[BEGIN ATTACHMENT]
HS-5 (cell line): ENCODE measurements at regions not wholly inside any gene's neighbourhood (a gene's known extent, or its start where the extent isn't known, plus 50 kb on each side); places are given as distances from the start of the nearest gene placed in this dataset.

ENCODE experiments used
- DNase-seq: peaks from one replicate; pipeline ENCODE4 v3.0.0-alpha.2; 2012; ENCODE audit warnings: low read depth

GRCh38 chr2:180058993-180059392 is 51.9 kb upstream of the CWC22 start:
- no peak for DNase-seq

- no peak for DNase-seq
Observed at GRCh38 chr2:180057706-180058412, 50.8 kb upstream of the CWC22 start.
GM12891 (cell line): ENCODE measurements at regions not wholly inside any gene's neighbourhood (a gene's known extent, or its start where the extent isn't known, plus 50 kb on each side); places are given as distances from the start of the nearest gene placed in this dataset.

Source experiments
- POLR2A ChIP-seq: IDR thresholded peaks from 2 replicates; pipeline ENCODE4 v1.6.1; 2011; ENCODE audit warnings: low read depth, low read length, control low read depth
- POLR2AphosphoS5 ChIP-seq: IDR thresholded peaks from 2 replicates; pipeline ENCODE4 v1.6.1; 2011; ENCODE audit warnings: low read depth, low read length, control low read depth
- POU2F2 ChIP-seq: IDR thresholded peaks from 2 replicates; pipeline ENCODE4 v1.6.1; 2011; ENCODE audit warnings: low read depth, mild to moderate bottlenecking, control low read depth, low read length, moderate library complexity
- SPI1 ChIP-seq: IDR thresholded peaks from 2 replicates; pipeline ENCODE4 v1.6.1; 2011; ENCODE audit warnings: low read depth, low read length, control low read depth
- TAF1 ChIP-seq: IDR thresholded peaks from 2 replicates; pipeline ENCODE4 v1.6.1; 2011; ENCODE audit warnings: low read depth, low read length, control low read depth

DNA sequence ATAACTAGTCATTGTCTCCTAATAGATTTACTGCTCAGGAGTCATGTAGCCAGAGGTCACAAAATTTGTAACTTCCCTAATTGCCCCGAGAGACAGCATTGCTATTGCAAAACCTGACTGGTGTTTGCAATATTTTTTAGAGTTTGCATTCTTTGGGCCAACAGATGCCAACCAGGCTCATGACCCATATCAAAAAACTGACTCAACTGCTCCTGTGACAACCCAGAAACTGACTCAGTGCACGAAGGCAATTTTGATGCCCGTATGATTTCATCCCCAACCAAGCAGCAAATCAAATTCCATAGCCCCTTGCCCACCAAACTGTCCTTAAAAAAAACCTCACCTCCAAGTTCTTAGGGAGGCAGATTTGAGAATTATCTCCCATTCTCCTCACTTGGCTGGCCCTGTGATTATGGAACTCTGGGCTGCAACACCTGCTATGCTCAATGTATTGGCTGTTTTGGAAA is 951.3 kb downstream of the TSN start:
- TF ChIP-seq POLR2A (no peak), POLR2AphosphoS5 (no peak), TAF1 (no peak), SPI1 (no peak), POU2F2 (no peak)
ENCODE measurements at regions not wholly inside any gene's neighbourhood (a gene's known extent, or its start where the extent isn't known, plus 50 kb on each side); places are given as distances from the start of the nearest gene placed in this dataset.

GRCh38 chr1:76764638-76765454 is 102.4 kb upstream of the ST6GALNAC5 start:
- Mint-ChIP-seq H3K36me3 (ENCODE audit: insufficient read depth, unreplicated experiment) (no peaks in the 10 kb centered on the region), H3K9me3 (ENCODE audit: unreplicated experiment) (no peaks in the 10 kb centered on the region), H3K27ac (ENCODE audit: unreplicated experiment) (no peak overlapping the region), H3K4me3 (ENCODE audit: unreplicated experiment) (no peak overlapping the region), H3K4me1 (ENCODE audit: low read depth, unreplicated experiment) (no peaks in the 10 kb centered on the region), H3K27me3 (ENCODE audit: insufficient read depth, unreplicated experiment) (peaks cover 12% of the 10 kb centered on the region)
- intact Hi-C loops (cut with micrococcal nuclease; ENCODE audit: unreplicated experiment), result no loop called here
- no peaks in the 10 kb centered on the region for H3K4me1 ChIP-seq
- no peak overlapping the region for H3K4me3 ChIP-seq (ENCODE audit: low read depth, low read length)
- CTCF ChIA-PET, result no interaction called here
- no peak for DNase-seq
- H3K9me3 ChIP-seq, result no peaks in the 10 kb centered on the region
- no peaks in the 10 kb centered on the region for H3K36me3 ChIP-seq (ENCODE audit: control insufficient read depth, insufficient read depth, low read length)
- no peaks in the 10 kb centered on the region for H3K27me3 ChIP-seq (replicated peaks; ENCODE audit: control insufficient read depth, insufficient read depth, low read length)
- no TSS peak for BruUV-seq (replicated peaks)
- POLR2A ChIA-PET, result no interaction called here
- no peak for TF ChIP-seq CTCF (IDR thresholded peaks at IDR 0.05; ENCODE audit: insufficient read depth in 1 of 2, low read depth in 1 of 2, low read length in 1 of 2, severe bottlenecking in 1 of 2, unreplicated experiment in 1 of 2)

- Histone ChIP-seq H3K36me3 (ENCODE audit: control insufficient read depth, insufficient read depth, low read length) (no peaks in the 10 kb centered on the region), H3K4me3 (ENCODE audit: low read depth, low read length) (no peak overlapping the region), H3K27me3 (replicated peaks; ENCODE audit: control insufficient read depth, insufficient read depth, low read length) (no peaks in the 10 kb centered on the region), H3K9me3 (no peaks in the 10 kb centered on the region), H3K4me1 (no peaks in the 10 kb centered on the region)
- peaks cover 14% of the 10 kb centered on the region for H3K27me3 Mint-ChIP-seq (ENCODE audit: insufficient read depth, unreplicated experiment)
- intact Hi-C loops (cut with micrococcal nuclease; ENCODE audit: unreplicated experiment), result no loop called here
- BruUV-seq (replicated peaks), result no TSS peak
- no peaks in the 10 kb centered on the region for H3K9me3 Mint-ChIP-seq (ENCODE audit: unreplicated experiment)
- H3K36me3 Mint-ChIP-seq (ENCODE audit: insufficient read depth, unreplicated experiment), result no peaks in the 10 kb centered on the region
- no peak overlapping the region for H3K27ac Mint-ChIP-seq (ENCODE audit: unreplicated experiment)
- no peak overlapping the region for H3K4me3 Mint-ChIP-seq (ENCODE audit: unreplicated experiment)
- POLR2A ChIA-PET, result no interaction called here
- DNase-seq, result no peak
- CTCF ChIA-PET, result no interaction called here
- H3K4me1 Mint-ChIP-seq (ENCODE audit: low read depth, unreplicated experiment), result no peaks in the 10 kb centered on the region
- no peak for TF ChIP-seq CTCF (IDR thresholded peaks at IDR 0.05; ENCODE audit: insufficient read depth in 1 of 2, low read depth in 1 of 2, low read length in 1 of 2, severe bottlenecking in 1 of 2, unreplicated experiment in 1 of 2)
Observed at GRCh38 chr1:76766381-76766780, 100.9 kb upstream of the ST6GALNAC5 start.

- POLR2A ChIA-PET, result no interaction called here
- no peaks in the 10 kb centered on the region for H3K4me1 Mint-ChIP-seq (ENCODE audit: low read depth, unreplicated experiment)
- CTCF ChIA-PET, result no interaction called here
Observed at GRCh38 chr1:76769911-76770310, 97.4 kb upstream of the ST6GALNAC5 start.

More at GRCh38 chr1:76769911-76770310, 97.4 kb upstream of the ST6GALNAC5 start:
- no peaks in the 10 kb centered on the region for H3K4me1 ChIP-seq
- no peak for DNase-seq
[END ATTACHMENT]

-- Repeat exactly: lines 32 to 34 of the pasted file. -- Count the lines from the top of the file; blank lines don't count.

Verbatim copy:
- peaks cover 14% of the 10 kb centered on the region for H3K27me3 Mint-ChIP-seq (ENCODE audit: insufficient read depth, unreplicated experiment)
- intact Hi-C loops (cut with micrococcal nuclease; ENCODE audit: unreplicated experiment), result no loop called here
- BruUV-seq (replicated peaks), result no TSS peak